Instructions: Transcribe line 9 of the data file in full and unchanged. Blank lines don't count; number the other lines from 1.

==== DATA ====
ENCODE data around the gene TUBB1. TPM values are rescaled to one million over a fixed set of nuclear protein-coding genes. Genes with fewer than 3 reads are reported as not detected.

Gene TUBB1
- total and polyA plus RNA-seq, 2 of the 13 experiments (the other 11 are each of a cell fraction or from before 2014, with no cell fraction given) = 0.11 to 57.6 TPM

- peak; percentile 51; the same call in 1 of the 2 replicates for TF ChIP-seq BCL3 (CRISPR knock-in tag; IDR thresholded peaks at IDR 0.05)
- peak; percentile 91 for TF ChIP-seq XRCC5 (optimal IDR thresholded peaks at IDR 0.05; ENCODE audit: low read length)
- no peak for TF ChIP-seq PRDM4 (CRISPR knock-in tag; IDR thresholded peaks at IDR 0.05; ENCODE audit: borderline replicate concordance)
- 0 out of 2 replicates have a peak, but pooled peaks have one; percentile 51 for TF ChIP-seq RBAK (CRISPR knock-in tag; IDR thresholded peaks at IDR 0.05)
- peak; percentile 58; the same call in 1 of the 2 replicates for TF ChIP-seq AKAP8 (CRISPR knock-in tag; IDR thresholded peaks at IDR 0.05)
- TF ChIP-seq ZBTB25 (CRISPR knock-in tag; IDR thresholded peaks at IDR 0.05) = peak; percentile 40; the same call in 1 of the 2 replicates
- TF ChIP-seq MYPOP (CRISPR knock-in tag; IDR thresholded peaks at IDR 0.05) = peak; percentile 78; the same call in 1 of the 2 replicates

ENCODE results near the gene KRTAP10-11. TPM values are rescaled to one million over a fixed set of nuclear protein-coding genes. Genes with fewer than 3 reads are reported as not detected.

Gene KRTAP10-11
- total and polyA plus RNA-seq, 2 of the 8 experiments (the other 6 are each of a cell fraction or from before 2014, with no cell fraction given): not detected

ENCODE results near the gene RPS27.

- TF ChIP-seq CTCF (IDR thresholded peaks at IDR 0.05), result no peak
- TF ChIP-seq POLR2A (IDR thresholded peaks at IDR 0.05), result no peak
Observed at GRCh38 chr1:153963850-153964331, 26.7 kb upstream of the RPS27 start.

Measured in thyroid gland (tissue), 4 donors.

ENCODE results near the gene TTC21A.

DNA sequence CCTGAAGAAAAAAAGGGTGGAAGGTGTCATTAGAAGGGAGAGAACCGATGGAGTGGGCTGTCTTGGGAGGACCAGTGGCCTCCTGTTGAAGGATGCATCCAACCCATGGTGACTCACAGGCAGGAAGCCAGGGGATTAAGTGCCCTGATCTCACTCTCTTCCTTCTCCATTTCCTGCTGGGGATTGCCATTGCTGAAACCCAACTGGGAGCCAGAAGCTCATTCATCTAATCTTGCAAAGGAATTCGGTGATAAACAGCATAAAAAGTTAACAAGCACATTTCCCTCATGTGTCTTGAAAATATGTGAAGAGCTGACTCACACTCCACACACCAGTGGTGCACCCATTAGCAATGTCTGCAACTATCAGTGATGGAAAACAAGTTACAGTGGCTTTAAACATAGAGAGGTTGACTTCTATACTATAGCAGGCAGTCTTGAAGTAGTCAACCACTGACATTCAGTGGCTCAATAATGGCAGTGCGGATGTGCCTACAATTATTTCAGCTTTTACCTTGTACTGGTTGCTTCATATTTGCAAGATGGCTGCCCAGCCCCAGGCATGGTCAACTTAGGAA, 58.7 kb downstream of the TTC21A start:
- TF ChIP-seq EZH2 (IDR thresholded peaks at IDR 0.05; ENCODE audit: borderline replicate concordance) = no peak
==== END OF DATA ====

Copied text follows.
- TF ChIP-seq ZBTB25 (CRISPR knock-in tag; IDR thresholded peaks at IDR 0.05) = peak; percentile 40; the same call in 1 of the 2 replicates